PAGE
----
The Gouda city council also maintained good relations with the Friars Minor within the city, though the council does not seem to have paid the friars directly for their preaching activity. Instead, the convent regularly received gifts of wine on special occasions, such as Christmas or St. Francis' day. At times the council would also dine with the Franciscans and pay for the wine and the meal on St. Francis' day. In 1447 the council even decided to give part of that year's financial surplus to the convent.44 The Franciscans are the most ubiquitous religious order appearing in the financial accounts, but certainly not the only one: from time to time the Cellites, Carmelites, and Dominicans received gifts of wine as well. Sermons are never mentioned in the financial administration, but the frequent gifts suggest close ties between Gouda and its religious institutions.
With this flourishing of religious life in the fifteenth century, the citizens of Gouda thus had multiple locations in which they could engage in devotional activities – even excluding the private devotional exercises which might call upon the individual believer to withdraw themselves in a secluded space. Importantly, all of these locations were relatively close to each other as Gouda was not exceedingly large: around the year 1500 the city had a population of some 10,000 people, of which 500 were part of a religious community.45 In particular the Collatiehuis, the local house of the Dominicans, and the parochial church were very near each other. The collationes were to take place after the vespers in the church had been completed; laypeople eager to participate in additional religious activities would at least not have to go far.
Moreover, the Collatiehuis itself maintained relations with both the city council and other religious communities. They were responsible for celebrating a weekly Mass in the hospice of St. Catharina, as well as the daily Mass at the altar of the Holy Spirit in the Sint-Jan and in the chapel of the castle.46 Interaction with the lay population was not limited to the collatio: around 1447–1450, local dignitaries Gerardus Nycolai and his wife Aeff offered the Brothers a gilded silver chalice for their chapel. In return, they were to celebrate 25 Masses yearly in their memory.47 It is possible these ceremonies were semi-public, in that close relatives of Gerardus and Aeff were allowed to attend, though there is no mention of them. In any case, it is clear the Collatiehuis was not a solitary lieu de savoir but was intimately connected with the city on all levels.
In the introduction to Qu'est-ce qu'un lieu de savoir?, Christian Jacob muses on the spaces in which his book has been composed, and the space in which the reader would receive his words, and in what form. This is setting up the importance of spatiality: the spatial dimension has a profound influence on the transmission of knowledge, impacting both the generation of knowledge and its communication. With regard to the reader and their reception of the text, Jacob touches upon a different interpretation of lieux de savoir: the creation of the text is in itself a place of knowledge, as the situation in which it is written influences the text. The digital and the printed text bring with them different connotations and result from (or even necessitate) different physical surroundings. After all, reading from a computer screen in an academic library is not the same as having a physical copy of the text printed for personal use: "Un livre imprimé est lui aussi un lieu de savoir."48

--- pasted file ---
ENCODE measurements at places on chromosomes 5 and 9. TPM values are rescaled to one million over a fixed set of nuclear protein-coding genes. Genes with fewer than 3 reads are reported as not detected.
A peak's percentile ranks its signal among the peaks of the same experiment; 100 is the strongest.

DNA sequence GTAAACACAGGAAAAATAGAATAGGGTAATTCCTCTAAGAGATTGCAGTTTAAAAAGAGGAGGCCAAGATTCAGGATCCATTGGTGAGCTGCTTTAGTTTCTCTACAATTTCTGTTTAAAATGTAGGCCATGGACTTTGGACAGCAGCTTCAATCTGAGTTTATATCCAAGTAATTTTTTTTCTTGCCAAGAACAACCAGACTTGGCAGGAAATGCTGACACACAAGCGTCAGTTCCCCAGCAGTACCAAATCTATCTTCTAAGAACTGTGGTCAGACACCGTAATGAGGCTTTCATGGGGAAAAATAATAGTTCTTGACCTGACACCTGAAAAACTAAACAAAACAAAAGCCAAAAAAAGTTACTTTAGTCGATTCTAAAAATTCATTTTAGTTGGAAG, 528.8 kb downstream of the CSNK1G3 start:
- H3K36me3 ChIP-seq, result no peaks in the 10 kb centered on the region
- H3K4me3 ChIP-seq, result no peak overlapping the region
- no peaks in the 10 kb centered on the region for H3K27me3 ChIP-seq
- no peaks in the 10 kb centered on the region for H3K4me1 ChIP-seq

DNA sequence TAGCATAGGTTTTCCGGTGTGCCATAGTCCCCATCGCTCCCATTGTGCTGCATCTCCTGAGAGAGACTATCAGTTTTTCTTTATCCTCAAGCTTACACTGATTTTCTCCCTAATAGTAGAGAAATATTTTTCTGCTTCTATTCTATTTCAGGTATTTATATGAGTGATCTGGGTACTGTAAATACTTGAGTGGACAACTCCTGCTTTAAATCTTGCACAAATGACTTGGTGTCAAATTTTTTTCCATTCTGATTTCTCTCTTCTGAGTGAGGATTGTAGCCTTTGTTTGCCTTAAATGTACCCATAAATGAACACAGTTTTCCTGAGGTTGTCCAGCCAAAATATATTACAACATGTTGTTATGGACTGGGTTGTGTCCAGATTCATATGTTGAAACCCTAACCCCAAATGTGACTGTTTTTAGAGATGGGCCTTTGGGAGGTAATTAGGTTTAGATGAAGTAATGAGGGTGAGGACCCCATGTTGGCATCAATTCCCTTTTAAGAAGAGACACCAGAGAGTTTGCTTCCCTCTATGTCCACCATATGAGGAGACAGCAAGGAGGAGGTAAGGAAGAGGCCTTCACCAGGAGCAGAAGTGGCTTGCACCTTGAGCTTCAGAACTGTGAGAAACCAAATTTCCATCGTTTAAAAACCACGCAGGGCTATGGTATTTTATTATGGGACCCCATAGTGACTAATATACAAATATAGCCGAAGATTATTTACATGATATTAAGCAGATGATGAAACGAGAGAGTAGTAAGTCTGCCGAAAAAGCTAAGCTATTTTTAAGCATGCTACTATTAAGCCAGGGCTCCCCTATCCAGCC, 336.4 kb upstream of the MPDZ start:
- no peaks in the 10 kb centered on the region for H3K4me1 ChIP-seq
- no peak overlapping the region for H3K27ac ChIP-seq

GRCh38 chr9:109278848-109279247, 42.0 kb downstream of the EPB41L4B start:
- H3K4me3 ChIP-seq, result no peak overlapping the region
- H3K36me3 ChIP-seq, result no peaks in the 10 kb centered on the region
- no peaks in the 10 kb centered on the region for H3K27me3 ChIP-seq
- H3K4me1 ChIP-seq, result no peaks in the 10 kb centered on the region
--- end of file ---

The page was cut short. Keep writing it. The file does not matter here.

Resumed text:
The concept of books as lieux de savoir can be taken further in the context of the collatio. Texts were essential to the practice: the collatio was primarily framed as the reading of a devout text in the vernacular, followed by spiritual conversation. This important link between text and practice is noticeable in the terminology as well, as the Latin collatio or (Middle) Dutch collatie/collacie can refer to both sources.49 To make a distinction, this article uses 'collatio' to refer to the practice, whereas 'collation' refers to the written text to be read. However, not every text was a suitable basis for a spiritual conversation. The Brothers of the Common Life made use of books of collations (Latin: collationale; Dutch: collatieboek), which contained multiple texts they could read to the participating laypeople, to aid them in their collationes. In the framework of Jacob, the books of collations should be considered lieux de savoir in that they not only collect and contain knowledge, but also engage with it and provide an opportunity to communicate it. This enabled the books of collations to function within the context of the collatio, and as such they should be considered in greater detail.
In the first place, the books of collations are collections of knowledge in that they contain multiple texts which explain religious doctrine or provide material for increased personal devotion. This is especially apparent when looking at some of the individual collations, for instance those in the First Book of Collations by Dirc van Herxen (1381–1457).50 According to Jacobus de Voecht, Brother of the Common Life in Zwolle and chronicler of the house there, Van Herxen had written two large books of collations on various topics in Latin, which he also translated to the vernacular to be used during the public collationes open to schoolboys and interested laypeople.51 The First Book of Collations survives in two manuscripts: Leiden, UB BPL 2231 contains only the first part, which deals with the vices, whereas Utrecht, UB 3 L 6 contains both parts, on the vices and the virtues. The latter manuscript also contains a 'reading key' or timetable, making suggestions for which collation to read on a specific day.52 The Second Book of Collations has not yet been discovered; however, it is known that the book was composed of collations on the saints.53